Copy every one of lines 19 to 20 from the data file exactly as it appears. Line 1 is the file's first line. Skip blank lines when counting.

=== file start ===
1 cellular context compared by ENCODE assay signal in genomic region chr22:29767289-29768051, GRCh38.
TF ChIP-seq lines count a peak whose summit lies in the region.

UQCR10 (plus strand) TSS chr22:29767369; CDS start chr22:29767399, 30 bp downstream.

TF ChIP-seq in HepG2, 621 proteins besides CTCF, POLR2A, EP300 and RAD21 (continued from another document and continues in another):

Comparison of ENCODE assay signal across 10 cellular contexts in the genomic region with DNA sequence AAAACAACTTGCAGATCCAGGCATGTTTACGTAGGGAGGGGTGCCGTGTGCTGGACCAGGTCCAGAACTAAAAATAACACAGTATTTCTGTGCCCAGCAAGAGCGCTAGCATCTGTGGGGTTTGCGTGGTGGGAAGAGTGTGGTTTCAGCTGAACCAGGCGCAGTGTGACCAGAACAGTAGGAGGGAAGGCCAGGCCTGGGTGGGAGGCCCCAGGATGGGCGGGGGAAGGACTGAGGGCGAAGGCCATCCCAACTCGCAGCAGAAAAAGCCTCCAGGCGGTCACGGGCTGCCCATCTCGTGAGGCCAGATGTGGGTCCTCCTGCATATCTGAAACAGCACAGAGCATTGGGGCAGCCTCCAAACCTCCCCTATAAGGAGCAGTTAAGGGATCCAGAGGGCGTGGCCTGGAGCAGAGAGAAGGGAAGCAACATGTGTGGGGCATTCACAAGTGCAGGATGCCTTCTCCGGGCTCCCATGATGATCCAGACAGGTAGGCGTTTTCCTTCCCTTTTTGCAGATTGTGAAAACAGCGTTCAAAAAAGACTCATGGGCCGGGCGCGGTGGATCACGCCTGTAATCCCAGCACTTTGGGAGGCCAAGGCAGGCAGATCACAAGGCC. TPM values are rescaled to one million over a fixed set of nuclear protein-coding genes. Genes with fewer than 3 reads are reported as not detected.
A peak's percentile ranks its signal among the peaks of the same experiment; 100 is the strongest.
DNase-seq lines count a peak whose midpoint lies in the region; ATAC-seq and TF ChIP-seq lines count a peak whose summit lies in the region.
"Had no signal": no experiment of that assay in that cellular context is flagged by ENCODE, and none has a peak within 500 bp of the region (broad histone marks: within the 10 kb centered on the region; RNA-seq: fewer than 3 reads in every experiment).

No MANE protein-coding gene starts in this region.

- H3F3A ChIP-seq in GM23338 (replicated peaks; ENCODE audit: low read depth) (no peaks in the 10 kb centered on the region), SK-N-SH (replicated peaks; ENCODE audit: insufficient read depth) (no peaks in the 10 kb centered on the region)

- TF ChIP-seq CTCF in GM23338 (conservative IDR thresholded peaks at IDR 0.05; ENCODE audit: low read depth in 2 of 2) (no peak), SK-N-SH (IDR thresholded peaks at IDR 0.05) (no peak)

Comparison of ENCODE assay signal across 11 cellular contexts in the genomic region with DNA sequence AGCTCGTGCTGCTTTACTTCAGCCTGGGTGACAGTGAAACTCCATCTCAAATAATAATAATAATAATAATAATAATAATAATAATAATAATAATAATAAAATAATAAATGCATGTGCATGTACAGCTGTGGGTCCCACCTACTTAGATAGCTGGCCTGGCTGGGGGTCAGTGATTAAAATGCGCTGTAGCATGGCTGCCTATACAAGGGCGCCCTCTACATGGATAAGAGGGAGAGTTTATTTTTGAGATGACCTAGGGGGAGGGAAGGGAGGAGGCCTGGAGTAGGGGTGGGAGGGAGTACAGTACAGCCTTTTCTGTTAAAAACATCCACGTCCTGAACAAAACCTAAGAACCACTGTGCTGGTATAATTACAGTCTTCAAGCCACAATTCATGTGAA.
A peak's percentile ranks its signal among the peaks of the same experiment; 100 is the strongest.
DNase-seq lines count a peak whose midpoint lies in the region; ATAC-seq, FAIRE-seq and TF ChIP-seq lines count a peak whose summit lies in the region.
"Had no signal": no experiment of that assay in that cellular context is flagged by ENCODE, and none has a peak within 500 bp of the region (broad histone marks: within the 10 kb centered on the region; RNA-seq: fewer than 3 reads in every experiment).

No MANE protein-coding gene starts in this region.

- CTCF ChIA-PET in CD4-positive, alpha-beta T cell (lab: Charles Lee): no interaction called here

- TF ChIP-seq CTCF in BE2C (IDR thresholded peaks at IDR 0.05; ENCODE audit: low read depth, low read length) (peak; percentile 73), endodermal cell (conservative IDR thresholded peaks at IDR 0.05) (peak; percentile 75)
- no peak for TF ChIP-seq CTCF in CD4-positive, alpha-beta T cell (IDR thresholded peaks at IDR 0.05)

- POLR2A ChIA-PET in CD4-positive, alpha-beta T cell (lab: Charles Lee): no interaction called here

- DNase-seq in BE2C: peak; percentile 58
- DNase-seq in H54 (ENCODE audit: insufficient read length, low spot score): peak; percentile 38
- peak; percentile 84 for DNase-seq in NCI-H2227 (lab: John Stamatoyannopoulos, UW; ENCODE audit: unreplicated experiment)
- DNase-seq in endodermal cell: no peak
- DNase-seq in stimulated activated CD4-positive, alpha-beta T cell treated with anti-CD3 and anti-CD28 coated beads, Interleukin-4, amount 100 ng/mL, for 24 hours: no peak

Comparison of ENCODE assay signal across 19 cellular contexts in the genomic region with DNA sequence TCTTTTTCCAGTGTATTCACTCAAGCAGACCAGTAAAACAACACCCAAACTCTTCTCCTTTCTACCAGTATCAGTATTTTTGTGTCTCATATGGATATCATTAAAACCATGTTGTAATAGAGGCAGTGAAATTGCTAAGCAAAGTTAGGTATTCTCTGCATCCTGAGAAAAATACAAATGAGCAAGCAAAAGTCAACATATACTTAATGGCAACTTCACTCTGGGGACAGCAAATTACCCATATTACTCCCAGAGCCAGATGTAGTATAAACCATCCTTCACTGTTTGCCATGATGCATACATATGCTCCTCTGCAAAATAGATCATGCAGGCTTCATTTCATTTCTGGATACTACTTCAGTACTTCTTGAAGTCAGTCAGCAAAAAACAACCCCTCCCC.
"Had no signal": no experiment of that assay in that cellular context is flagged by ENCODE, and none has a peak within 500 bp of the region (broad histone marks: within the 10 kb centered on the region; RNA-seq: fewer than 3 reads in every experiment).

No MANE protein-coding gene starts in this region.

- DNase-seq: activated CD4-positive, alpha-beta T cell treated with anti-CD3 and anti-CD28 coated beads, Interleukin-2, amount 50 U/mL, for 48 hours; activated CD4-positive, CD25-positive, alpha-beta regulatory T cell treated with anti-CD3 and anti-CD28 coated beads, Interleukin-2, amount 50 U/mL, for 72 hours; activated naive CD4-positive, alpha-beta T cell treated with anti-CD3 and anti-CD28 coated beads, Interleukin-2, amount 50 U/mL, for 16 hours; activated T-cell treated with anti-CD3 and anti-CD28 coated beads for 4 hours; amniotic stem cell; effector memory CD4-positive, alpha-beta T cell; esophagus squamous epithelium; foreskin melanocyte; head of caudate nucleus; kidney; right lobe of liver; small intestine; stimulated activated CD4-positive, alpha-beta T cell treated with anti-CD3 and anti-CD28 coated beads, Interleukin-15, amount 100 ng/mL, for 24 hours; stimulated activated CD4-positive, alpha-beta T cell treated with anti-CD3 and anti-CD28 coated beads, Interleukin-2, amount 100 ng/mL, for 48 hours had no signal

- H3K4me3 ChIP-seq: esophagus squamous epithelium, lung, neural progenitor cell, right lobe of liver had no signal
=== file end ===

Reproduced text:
- no peak for TF ChIP-seq CTCF in CD4-positive, alpha-beta T cell (IDR thresholded peaks at IDR 0.05)

- POLR2A ChIA-PET in CD4-positive, alpha-beta T cell (lab: Charles Lee): no interaction called here